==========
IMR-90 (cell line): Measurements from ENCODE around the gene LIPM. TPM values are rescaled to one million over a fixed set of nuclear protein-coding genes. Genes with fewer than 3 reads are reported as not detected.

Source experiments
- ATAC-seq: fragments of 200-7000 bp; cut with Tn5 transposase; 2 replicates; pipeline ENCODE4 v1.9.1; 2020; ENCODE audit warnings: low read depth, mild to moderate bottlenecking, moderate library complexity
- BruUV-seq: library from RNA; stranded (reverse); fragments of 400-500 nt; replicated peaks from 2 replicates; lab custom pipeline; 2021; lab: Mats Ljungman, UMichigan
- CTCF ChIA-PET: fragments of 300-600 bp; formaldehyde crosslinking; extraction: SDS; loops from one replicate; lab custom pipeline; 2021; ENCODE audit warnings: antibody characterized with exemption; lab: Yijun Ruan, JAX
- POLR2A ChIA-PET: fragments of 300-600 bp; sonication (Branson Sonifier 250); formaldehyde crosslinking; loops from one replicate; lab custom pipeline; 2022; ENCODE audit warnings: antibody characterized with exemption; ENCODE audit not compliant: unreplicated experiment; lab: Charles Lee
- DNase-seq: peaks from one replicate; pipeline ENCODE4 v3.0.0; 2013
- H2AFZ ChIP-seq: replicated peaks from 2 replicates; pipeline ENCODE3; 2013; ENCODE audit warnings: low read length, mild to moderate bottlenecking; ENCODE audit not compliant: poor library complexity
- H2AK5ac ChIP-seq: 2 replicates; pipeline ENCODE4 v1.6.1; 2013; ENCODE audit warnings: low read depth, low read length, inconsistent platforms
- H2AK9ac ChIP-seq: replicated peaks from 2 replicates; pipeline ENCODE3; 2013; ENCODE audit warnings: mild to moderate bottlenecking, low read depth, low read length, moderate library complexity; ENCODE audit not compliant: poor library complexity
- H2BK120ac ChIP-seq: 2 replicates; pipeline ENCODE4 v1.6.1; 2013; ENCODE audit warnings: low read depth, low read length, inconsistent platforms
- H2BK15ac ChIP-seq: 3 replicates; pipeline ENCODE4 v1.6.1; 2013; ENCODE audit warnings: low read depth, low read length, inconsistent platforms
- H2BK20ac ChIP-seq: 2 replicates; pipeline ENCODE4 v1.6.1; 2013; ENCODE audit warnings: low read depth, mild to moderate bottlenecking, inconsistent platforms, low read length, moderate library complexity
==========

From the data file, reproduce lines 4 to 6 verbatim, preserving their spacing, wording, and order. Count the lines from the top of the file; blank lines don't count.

- BruUV-seq: library from RNA; stranded (reverse); fragments of 400-500 nt; replicated peaks from 2 replicates; lab custom pipeline; 2021; lab: Mats Ljungman, UMichigan
- CTCF ChIA-PET: fragments of 300-600 bp; formaldehyde crosslinking; extraction: SDS; loops from one replicate; lab custom pipeline; 2021; ENCODE audit warnings: antibody characterized with exemption; lab: Yijun Ruan, JAX
- POLR2A ChIA-PET: fragments of 300-600 bp; sonication (Branson Sonifier 250); formaldehyde crosslinking; loops from one replicate; lab custom pipeline; 2022; ENCODE audit warnings: antibody characterized with exemption; ENCODE audit not compliant: unreplicated experiment; lab: Charles Lee